- Skin health: Vitamin B5 is often used in skincare products due to its ability to improve skin hydration, elasticity, and smoothness. It also helps to reduce inflammation and promote wound healing.
- Cognitive function: Vitamin B5 is involved in producing acetylcholine, a neurotransmitter that plays a crucial role in cognitive function and memory.
- Red blood cell formation: Vitamin B5 is necessary to produce red blood cells, which are responsible for carrying oxygen throughout the body.
What Does Vitamin B5 Do in Your Body?
- B5 is a critical precursor to creating coenzyme A, critical to many processes required to sustain life, like fatty acid breakdown.
- To keep cholesterol levels in check, your body also needs vitamin B5 to use the fat in your blood.
- Pantothenic acid acts in all your cells, but it is particularly vital for your brain, heart, kidney and liver.
- B5 helps reduce low-grade inflammation, which has been found in early-onset diabetes, heart disease, and autoimmunity.
- We need B5 to produce steroid hormones like cortisol and sex hormones required for healthy reproduction.
- Pantothenic acid is vital for regulating the body’s iron levels.
- This nutrient also helps to make blood cells and convert food into energy. We need about 20% more vitamin B5 to burn fat than we do to burn carbohydrates.
- Pantothenic acid is needed by the body to produce melatonin, the neurotransmitter that helps you sleep.
Symptoms of Pantothenic Acid (Vitamin B5) Deficiency
Because there are small amounts of pantothenic acid in almost all foods, deficiency is relatively uncommon. However, it is possible for someone facing severe malnutrition to be B5 deficient.
A deficiency in vitamin B5 typically comes with deficiencies in other nutrients. For this reason, a B5 shortage often shows up as a deficiency in other nutrients.
Lower intakes of vitamin B5 are associated with the following:
- burning of the hands and feet,
- high cholesterol,
- impaired coordination,
- digestive and cardiovascular disorders,
- fertility problems,
- Malaise, and
- muscle spasms and cramps.
Who is at Risk of B5 Deficiency?
If someone is overcoming long-term malnutrition, they may be at risk for a pantothenic acid deficiency. Certain genetic mutations can also predispose someone to pantothenic acid deficiency.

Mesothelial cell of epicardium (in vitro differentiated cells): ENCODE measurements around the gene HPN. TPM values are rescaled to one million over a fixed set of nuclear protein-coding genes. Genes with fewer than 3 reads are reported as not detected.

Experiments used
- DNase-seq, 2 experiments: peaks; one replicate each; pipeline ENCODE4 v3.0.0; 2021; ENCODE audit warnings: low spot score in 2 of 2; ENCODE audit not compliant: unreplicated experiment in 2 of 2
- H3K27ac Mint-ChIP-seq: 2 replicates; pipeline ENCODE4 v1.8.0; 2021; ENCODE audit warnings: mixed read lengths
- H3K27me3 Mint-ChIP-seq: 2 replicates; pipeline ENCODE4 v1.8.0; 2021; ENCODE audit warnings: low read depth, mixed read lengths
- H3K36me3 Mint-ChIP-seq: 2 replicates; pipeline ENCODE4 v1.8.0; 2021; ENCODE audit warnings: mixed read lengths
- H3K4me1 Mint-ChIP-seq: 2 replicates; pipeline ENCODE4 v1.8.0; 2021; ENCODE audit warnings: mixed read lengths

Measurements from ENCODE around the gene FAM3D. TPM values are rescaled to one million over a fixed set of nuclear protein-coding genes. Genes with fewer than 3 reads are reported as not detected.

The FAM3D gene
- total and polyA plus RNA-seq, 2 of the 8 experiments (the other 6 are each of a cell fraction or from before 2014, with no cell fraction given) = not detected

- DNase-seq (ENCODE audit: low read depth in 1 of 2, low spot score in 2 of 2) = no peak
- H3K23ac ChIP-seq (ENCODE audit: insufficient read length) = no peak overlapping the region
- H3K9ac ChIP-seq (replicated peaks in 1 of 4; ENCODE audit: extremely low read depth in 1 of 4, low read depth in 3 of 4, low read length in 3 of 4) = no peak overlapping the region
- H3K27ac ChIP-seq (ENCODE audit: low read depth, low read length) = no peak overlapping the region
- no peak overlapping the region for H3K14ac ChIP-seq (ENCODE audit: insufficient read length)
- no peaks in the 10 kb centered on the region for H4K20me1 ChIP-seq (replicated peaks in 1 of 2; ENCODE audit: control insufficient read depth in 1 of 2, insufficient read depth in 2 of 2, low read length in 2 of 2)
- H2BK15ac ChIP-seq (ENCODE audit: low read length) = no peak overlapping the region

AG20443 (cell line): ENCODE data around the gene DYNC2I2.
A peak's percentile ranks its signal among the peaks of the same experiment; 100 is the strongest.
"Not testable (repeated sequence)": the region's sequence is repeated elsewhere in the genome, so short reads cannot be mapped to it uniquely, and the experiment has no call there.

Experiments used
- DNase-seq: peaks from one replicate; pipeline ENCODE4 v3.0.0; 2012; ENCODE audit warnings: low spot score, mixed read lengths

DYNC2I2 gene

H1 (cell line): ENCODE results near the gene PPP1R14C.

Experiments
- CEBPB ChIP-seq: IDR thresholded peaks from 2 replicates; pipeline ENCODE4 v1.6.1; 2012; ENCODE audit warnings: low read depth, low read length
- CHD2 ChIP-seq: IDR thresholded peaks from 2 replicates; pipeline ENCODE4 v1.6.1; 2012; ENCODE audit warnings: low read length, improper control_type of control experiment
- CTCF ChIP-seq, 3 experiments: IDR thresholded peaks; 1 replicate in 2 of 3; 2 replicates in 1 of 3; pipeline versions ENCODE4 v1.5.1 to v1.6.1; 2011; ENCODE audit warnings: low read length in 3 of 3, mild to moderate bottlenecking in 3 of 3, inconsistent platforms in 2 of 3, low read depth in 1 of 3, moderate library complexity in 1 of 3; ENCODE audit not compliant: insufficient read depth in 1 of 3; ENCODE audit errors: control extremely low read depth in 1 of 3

Benefits of Vitamin B5 for Your Skin
Vitamin B5 is critical for the health of your skin. It helps keep skin soft, smooth, and healthy by helping to make the mucus that moistens your eyes, ears, nose, mouth, genitals, and internal organs.
Because of its relationship with coenzyme A, B5 helps normalise the skin and differentiate keratinocytes that make up your outermost skin layer.
Pantothenic acid also has an anti-inflammatory effect that helps stimulate your skin’s healing processes.
Vitamin B5 Benefits for Hair
Studies have shown that mice fed a low pantothenic acid diet are prone to developing skin irritation and greying of the fur.
Studies have also shown that supplemental doses of pantothenic acid can reverse this.
However, in humans, there is no evidence that taking pantothenic acid as a supplement or using shampoos containing pantothenic acid can prevent greying or restore hair colour.
Satiety Response to Vitamin B5
Our satiety analysis shows that foods with more pantothenic acid (vitamin B5) tend to be more satiating, up to around 12 mg/2000 calories.
- The Adequate Intake for men is 6.0 mg per day and 4.0 mg for women.
- Pregnant women are advised to consume at least 5 mg/day of vitamin B5 as the body will direct a large amount of B5 to the growing foetus, even if the mother is deficient.